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Charlotte's SafeLight Program Reduces Red-Light
Running and Crashes
In Charlotte, N.C., 25 percent of all traffic crashes occur at signalized intersections - with a majority of those crashes occurring from motorists illegally running red lights. This type of driving behavior causes vehicle collisions that damage property, injures individuals and causes loss of life. To counter this trend, Charlotte introduced a safety initiative aimed at reducing the number of vehicles that run red lights: SafeLight.

Charlotte's SafeLight program was North Carolina's first red-light monitoring program. In July 1998, the first two red-light cameras were unveiled at two of Charlotte's most dangerous intersections.

SafeLight cameras are now located at 20 intersections to monitor and record motorists running red lights. Another 10 intersections are equipped with metal boxes that are bullet-proof camera housings. Periodically, cameras are rotated between the 30 locations.

The SafeLight camera system is activated, and enforcement begins, when the traffic signal turns red. Once the signal turns green, the system automatically turns off and enforcement ends. The system is designed so that it can only take a photograph during the red light phase. It cannot take a photograph during a yellow or green light phase.

Once a vehicle passes over the sensors embedded in the road, the camera takes two photographs. The first photo shows the vehicle entering the intersection. The second photo shows the vehicle proceeding through the intersection. The data box in the first photo records the violation date and time, yellow signal time preceding the violation and red time elapsed when the violation occurred. The second photo data box records the violation date and time, time interval between the first and second photograph, red time elapsed when the vehicle is photographed proceeding through the intersection and speed of the vehicle at the time of the violation. Trained technicians view each photograph to ensure a violation has occurred and that someone did not simply stop late. Two different technicians view each photograph to ensure accuracy. Special scanners are used to zoom in on the license plate and read the plate clearly.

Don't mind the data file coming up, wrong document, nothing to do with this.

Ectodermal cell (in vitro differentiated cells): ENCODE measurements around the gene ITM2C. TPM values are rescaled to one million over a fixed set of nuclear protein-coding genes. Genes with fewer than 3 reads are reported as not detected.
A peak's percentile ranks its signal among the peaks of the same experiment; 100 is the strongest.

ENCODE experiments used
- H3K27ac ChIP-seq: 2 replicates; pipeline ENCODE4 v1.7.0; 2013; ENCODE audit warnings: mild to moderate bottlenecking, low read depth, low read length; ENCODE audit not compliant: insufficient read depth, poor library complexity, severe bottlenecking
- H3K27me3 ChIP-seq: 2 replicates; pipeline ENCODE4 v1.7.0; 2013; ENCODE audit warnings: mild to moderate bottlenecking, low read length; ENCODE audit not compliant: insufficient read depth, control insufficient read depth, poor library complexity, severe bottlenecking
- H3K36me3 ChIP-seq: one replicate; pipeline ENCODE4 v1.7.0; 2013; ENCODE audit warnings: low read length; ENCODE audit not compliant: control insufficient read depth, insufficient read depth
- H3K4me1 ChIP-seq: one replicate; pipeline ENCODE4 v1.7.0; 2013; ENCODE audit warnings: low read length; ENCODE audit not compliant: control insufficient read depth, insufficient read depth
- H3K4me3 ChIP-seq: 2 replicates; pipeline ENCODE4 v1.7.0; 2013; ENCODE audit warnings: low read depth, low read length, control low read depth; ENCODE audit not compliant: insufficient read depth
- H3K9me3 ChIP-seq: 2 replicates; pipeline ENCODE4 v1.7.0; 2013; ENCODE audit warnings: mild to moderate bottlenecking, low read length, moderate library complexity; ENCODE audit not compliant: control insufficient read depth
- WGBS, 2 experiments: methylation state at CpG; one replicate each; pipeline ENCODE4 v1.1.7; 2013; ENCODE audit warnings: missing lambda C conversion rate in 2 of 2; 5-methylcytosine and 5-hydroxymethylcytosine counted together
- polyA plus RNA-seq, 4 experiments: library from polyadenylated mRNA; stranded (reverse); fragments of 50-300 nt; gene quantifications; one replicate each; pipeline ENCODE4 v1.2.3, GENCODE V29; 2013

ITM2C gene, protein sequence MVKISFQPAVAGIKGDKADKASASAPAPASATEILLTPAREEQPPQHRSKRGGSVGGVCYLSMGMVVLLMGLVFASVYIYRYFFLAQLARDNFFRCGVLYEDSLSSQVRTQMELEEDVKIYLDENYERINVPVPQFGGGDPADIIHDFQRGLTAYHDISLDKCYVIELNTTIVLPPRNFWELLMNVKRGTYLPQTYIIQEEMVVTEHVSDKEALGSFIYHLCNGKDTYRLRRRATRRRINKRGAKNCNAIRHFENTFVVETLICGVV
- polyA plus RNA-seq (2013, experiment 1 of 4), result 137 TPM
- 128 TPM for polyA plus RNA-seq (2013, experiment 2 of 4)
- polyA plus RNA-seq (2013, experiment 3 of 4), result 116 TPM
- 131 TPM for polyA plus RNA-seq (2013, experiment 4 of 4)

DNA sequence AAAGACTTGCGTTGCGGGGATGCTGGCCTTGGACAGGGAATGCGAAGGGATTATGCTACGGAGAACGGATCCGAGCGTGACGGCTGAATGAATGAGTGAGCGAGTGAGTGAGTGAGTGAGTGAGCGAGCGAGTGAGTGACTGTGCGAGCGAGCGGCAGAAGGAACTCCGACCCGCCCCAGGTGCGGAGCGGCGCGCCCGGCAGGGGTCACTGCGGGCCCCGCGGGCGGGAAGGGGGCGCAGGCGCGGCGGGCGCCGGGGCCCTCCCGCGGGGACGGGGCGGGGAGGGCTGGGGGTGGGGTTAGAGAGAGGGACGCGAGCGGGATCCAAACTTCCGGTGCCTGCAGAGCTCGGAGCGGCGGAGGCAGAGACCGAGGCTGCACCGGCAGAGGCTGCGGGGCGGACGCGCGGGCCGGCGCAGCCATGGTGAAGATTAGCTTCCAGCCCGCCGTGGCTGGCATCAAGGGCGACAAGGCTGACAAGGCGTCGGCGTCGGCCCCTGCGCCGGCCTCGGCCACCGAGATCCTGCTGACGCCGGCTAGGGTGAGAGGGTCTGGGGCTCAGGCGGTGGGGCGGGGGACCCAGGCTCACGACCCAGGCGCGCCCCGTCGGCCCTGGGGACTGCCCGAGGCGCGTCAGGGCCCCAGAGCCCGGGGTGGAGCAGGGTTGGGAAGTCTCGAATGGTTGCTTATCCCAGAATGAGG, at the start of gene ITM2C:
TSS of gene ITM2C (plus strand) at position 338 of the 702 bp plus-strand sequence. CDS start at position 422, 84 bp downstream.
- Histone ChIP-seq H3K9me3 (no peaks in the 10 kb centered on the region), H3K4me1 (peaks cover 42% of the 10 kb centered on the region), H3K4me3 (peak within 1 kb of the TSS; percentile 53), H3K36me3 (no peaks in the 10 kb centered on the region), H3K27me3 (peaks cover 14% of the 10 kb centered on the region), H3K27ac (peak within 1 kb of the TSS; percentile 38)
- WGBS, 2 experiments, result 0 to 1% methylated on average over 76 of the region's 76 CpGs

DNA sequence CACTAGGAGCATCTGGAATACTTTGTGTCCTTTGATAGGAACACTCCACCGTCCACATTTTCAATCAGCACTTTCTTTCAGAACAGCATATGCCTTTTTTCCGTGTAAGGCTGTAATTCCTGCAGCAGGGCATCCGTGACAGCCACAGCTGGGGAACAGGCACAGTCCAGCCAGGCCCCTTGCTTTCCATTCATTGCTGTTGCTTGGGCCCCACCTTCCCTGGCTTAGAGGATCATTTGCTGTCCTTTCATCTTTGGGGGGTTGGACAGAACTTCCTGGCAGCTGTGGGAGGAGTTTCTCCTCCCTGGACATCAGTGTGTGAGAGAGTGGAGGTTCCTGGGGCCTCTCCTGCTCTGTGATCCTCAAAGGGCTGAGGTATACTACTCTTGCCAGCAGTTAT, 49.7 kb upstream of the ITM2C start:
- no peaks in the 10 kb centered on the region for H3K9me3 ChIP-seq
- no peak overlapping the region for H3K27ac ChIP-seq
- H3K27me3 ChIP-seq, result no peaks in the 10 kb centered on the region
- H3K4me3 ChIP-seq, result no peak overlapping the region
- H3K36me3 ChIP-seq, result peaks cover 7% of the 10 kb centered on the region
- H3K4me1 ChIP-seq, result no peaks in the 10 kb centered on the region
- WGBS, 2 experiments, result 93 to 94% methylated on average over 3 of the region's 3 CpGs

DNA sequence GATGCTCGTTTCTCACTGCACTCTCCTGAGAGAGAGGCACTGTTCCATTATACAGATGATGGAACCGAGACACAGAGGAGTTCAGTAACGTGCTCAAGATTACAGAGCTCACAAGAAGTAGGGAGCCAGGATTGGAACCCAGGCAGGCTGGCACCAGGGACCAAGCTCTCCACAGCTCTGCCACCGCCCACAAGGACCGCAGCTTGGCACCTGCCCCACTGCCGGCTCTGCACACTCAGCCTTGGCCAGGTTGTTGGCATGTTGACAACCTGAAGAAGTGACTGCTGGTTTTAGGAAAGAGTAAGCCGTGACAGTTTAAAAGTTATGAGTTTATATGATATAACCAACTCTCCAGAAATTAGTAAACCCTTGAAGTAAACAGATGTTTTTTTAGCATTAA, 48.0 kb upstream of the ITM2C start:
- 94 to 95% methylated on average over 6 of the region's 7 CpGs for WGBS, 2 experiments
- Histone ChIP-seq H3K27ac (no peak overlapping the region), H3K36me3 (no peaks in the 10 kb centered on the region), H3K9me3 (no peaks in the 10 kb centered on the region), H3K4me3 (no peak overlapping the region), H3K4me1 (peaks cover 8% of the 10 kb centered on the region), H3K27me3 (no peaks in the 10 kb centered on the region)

If a violation has occurred, the name, address and identifying information of the registered owner is obtained from the North Carolina Division of Motor Vehicles, based upon the license plate of the vehicle which has been photographed. A citation is then issued and sent to the registered owner of the vehicle. Citations are issued within two business days of the violations.

After two years of operation, the City of Charlotte SafeLight program continues to reduce the number of motorists who run red lights and the crashes they cause.

To measure the effect of SafeLight cameras on automobile wrecks at the city's camera-monitored intersections, the Charlotte Department of Transportation (CDOT) compared pre-camera crash data with crash statistics collected during the SafeLight program's two years of operation.

  • Crashes at SafeLight approaches have decreased 24 percent during the program's first two years.
  • The severity of crashes at SafeLight intersections has dropped 14 percent.
  • Crashes caused by red-light violators declined 20 percent or more at 10 camera-monitored intersections. Four intersections experienced decreases of 50 percent or more.

While the SafeLight program focuses on preventing wrecks caused by red-light runners, red-light cameras have an auxiliary effect by reducing total crashes at intersections. All types of crashes at SafeLight intersections fell nine percent during the program's first two years. Compare that with a five percent increase in crashes citywide during the same two-year period.

SafeLight's message of creating safer streets has captured the attention of 98 percent of Charlotte/Mecklenburg County residents who state they are aware of the SafeLight program. Eighty-six percent believe the program is beneficial to the community. Eighty-two percent believe the program helps reduce red light running, and 75 percent feel that the program helps reduce traffic accidents.

Contact: Brett Vines
Communications Manager
Charlotte Department of Transportation
(704) 336-3902

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